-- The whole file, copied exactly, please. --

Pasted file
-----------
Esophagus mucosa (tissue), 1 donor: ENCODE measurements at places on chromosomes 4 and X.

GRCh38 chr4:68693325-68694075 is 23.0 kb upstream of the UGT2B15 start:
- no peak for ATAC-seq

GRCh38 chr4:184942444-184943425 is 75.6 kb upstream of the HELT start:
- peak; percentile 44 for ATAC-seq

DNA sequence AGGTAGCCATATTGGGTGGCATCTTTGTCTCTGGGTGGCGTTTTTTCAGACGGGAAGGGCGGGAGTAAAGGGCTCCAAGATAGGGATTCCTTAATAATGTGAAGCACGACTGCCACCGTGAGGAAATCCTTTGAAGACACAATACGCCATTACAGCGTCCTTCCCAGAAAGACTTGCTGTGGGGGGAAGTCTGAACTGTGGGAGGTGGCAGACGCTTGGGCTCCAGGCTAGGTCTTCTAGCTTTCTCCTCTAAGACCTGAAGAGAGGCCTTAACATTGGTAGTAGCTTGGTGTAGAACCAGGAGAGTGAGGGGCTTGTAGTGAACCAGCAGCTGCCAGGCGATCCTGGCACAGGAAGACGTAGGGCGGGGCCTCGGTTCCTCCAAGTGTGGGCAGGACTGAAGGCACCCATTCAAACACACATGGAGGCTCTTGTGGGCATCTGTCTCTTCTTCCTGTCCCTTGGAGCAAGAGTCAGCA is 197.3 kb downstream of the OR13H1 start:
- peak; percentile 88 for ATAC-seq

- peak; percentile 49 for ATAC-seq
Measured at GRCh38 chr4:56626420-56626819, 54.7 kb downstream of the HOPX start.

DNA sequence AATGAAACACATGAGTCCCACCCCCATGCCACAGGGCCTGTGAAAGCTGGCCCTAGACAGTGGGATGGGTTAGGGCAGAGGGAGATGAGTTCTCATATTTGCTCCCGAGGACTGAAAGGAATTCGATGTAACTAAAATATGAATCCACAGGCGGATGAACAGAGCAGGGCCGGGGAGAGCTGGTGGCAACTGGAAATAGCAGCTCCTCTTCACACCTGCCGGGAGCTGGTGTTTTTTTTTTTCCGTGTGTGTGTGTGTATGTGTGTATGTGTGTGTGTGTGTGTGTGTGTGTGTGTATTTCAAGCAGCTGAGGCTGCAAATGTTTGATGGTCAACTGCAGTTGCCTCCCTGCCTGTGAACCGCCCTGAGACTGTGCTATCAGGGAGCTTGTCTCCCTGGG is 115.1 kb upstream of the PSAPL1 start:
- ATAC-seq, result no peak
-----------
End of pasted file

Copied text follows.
Esophagus mucosa (tissue), 1 donor: ENCODE measurements at places on chromosomes 4 and X.

GRCh38 chr4:68693325-68694075 is 23.0 kb upstream of the UGT2B15 start:
- no peak for ATAC-seq

GRCh38 chr4:184942444-184943425 is 75.6 kb upstream of the HELT start:
- peak; percentile 44 for ATAC-seq

DNA sequence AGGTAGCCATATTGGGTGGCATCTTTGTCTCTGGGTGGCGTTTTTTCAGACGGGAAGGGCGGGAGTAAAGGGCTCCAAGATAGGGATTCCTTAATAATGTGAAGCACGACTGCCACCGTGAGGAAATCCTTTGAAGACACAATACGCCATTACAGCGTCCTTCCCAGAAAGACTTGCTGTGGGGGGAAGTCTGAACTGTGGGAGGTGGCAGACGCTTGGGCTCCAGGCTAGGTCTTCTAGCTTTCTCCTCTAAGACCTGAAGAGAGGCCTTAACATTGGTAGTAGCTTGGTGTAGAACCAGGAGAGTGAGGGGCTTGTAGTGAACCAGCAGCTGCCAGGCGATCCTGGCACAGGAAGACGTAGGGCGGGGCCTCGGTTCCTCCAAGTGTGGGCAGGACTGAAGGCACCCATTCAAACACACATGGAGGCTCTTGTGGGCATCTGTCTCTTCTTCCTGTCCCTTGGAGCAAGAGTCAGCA is 197.3 kb downstream of the OR13H1 start:
- peak; percentile 88 for ATAC-seq

- peak; percentile 49 for ATAC-seq
Measured at GRCh38 chr4:56626420-56626819, 54.7 kb downstream of the HOPX start.

DNA sequence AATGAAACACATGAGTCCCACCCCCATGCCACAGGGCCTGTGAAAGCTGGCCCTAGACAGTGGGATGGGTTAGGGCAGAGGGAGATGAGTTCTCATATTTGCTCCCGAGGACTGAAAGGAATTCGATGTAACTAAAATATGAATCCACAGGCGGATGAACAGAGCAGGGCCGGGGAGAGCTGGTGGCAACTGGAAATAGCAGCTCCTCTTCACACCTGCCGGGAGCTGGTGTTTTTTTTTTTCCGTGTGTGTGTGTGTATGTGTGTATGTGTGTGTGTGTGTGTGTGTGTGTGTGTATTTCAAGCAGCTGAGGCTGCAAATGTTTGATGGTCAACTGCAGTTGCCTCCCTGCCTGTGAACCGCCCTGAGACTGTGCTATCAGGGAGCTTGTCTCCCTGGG is 115.1 kb upstream of the PSAPL1 start:
- ATAC-seq, result no peak